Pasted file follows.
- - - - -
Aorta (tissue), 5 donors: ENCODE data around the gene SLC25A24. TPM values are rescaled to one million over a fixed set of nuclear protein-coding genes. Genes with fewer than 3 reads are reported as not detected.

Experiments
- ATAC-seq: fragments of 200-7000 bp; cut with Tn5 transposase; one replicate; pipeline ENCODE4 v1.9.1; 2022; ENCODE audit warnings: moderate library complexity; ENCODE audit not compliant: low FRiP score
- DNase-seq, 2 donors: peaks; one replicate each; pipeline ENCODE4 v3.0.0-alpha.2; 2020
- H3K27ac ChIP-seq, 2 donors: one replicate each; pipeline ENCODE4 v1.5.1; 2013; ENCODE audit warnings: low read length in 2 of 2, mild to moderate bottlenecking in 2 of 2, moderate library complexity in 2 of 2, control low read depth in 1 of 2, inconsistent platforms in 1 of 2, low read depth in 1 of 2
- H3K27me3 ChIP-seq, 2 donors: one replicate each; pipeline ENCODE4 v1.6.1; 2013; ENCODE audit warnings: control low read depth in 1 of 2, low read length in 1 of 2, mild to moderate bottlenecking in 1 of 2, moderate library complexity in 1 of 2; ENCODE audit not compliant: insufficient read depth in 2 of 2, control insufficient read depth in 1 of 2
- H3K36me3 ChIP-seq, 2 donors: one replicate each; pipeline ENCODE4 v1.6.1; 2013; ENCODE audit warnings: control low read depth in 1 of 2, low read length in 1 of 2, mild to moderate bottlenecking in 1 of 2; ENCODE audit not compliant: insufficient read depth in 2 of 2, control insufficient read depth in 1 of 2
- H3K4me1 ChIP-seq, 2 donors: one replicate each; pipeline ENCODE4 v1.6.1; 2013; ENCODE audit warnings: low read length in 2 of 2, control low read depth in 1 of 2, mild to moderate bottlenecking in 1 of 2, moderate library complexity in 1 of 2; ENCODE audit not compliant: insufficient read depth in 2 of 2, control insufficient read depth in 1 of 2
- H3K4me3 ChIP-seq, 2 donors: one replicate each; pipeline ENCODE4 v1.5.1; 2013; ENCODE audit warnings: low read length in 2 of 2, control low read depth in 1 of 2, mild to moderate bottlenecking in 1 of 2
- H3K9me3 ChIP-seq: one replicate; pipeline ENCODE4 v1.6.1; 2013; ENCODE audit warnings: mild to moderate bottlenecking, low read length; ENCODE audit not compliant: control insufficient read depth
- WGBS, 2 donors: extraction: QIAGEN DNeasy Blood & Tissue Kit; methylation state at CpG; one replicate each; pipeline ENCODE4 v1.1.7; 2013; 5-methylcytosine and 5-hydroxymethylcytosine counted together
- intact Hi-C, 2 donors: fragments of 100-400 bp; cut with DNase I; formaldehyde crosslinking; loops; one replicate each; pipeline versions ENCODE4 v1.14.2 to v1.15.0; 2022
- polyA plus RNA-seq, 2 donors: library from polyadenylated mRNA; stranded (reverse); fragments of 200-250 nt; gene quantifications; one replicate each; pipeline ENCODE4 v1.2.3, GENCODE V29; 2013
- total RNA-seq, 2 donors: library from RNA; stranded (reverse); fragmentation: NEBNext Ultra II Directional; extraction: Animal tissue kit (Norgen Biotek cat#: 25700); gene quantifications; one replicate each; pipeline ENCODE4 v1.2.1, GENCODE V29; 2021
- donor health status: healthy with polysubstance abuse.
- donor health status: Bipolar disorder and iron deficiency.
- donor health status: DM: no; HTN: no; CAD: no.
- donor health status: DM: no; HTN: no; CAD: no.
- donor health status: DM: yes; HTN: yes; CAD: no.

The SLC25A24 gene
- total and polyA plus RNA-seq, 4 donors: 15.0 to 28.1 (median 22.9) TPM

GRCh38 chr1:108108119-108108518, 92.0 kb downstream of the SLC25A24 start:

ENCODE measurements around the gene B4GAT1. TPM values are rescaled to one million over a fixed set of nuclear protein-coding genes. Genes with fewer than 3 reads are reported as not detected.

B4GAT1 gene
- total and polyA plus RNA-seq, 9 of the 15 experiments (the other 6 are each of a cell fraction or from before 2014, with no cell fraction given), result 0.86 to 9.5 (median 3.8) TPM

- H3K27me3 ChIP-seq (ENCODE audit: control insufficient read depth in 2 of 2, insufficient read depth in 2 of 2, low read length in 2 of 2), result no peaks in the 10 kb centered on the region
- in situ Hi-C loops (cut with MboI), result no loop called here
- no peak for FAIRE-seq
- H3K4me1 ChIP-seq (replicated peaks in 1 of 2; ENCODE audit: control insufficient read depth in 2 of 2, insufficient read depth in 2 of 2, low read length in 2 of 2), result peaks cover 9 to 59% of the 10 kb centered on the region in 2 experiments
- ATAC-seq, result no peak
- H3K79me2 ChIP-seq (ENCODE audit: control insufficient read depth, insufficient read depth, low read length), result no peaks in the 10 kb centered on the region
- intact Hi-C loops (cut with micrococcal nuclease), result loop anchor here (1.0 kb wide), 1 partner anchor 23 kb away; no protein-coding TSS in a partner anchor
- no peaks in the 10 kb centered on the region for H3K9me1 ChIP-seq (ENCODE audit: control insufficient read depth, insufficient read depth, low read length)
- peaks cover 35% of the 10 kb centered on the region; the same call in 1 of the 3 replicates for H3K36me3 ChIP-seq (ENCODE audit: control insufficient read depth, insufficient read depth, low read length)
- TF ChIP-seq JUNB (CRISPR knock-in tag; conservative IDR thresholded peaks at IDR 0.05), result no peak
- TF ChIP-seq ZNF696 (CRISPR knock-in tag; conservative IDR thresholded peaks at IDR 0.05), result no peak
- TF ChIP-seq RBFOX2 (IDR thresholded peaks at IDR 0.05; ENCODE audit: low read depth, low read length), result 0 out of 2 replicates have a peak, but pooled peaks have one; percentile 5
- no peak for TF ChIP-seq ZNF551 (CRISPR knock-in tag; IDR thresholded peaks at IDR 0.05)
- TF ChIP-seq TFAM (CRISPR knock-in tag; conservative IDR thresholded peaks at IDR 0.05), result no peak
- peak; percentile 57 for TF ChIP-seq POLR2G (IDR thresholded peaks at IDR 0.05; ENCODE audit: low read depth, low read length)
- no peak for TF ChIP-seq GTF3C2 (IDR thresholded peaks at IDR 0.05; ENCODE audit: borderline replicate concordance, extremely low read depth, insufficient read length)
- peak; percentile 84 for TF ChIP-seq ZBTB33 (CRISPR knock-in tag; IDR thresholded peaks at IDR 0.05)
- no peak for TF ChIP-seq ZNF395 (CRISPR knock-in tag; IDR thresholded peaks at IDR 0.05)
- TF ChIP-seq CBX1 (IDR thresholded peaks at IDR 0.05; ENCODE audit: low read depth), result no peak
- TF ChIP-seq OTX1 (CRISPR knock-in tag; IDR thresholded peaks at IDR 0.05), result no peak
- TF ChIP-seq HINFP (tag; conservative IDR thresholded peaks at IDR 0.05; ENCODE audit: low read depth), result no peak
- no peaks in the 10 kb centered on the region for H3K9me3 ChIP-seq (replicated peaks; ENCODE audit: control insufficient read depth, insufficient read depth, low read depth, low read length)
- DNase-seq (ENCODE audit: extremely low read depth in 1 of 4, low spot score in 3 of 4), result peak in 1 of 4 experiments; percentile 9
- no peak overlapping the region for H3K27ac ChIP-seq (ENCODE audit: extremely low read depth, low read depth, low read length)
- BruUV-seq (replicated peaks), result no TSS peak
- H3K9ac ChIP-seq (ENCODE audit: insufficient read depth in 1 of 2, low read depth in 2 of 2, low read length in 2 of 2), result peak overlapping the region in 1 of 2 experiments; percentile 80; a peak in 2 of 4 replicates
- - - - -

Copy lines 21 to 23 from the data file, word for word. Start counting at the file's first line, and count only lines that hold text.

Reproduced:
- total and polyA plus RNA-seq, 4 donors: 15.0 to 28.1 (median 22.9) TPM

GRCh38 chr1:108108119-108108518, 92.0 kb downstream of the SLC25A24 start:

ENCODE measurements around the gene B4GAT1. TPM values are rescaled to one million over a fixed set of nuclear protein-coding genes. Genes with fewer than 3 reads are reported as not detected.